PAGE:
Sometimes things linger undone for a quite a while. And that is the case with reviewing the Quickening Moon Concert, which I am finally getting around to doing as the next Full Moon concert is about to happen. Basically, the process goes like this. I wait a few weeks to look at the video of my own performance with a fresh perspective. I review the videos. Then post them online. Then a few more weeks pass as life intervenes. So here were are, finally getting to it many “moons” later. Memories of course fade over time, but even going by my own recollections, there is much to recall fondly. Bottom line is that it was a really good performance, in fact I would consider it one of my best solo electronic sets to date. This was in no small part to the advance preparation, but also to the audience, which filled to the Luggage Store Gallery to standing-room only capacity!
This was also one of the larger setups, featuring the Octave CAT vintage analog synthesizer, E-MU Proteus 2000, DSI Evolver, Korg Kaoss Pad, a Mac laptop running Open Sound World and Max/MSP, and the Monome controller, along with an array of my folk instruments from China and India. Even the iPhone made an appearance as an instrument.
Of course, the highlight of the set was the premier of 月伸1, featuring improvised electronic music set against a video of Luna. Musically, I focused on the Octave CAT (seemed appropriate) with the other electronic instruments in a supporting role. You can see a full video of the performance of this piece below:
The music was improvised live, with some prepared guidelines. In this way, it was reminiscent of the live music performances from old silent films. I kept the music relatively sparse and maintained the focus on the visual elements, which moved back and forth between clips of Luna and abstract visual elements (you can read more about the video production here). The audience clearly responded to the video of Luna and the music, and their laughter at very points reminded just how funny a piece this was. It was easy to lose sight of that in the hours of very detailed and very technical preparation, and one of the delights of playing in front of a live audience. I also heard from people that could tell they were able to sense the affection for Luna that came through in the video, though the long shots and the breaks in the otherwise silent video where her voice came through.
The balance of the set leading up to 月伸1 featured various combinations of electronic and acoustic instruments. The monome was my main controller in several of the other pieces, including the opener that focused and live sample loops and patterns from the folk instruments.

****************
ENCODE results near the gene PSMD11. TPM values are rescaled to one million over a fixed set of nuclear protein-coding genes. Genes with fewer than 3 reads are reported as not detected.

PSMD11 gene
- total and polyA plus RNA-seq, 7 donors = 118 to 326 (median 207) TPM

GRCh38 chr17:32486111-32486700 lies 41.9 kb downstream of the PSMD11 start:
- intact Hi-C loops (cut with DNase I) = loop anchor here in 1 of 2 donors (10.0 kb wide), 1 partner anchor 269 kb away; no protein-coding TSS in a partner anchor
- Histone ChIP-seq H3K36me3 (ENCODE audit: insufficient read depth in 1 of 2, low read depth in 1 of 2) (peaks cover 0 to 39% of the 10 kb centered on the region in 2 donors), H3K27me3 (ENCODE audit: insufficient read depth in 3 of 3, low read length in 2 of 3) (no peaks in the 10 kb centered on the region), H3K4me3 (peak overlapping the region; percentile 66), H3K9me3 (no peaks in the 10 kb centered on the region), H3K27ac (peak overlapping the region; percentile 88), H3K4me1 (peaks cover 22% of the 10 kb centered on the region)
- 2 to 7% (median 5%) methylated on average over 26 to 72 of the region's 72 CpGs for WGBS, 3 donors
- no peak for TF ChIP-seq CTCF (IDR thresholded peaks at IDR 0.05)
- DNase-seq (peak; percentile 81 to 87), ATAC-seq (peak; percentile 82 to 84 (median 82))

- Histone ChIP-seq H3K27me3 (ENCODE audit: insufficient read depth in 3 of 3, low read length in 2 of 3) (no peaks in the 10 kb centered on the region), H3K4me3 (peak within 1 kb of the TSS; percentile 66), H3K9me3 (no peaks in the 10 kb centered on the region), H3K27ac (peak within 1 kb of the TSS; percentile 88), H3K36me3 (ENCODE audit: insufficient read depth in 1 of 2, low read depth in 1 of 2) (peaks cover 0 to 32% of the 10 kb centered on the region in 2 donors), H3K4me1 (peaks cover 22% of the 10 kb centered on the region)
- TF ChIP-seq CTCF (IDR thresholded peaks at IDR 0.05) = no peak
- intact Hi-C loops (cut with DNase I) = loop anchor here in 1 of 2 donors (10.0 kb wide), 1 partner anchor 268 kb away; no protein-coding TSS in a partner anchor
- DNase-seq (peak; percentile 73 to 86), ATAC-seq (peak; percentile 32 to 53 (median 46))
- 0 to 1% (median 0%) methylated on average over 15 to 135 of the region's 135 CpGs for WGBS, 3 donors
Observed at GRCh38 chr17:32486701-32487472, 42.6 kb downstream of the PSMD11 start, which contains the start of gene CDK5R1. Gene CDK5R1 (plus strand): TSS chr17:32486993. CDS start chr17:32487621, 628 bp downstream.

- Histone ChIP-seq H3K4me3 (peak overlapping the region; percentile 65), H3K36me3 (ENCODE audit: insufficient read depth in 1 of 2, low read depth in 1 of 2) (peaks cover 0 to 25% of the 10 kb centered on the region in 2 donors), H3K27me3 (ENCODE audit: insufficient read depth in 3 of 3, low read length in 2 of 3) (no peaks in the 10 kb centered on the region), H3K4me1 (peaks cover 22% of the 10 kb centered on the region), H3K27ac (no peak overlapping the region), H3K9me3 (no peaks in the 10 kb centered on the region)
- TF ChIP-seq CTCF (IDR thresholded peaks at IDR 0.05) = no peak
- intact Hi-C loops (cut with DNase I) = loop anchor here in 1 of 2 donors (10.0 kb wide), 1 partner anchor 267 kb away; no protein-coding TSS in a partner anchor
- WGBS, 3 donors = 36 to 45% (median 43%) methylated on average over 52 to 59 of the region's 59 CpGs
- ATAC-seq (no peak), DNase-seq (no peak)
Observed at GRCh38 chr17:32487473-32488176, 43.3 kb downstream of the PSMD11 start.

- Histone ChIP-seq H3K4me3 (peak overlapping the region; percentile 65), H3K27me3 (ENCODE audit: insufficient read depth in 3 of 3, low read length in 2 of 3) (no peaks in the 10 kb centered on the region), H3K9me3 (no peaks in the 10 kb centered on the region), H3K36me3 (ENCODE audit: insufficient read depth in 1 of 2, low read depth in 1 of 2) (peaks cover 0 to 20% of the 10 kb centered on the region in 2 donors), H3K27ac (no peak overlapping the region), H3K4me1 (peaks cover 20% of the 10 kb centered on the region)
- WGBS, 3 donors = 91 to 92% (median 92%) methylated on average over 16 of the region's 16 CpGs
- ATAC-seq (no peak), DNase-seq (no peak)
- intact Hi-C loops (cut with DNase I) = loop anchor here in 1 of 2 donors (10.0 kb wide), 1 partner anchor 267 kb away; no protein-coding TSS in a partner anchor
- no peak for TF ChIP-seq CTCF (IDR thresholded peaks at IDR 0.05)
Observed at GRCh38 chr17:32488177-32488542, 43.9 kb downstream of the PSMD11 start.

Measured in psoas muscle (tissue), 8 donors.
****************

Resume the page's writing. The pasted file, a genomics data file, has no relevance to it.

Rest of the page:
I played the instruments live, and then replayed the samples in various patterns on the monome to create complex timbral and rhythmic patterns. I also used the monome in a later piece to control some very simple but musically interesting sound synthesis, as can be seen in this video.
The lights on the monome are visually compelling, but also provide a link for the audience between the actions (which are really just button pressing) and the music.
Several of the pieces including strong rhythmic elements, which helped propel the set forward – I even saw at least one person “grooving out” to one piece.
I replayed several of the pieces (but not the video) in another performance a few days later at the Meridian Gallery. I certainly hope I will have an opportunity to the video again as well.
My performance was followed by the premier of Polly Moller’s Genesis. Genesis is “a musical experiment in which the M-theory of the 11-dimensional universe combines with the inward and outward spiral of the Western magical tradition.” The 11 member ensemble represent the 11 dimensions (which include Universal Time, the three spatial dimensions, and seven others) who combine to bring the “New Universe” into being, as portrayed by Matt Davignon on drum machines.
Polly Moller conducted the piece, not from the traditional podium in front of the ensemble, but rather by walking in an inward and outward spiral among the performers. As she walks by, wind chimes in hand, different performers enter or exit. As the New Universe comes into being, Matt Davignon’s electronic performance emerges, culminating in an extended solo as the 11 performers representing the “parent dimensions” fade out.
Quite fortuitously, someone turned my video camera to face the ensemble, so I was able to capture some video of the performance. In the clips below, one can see the conducting by walking in a spiral, as well as parts of the New Universe solo.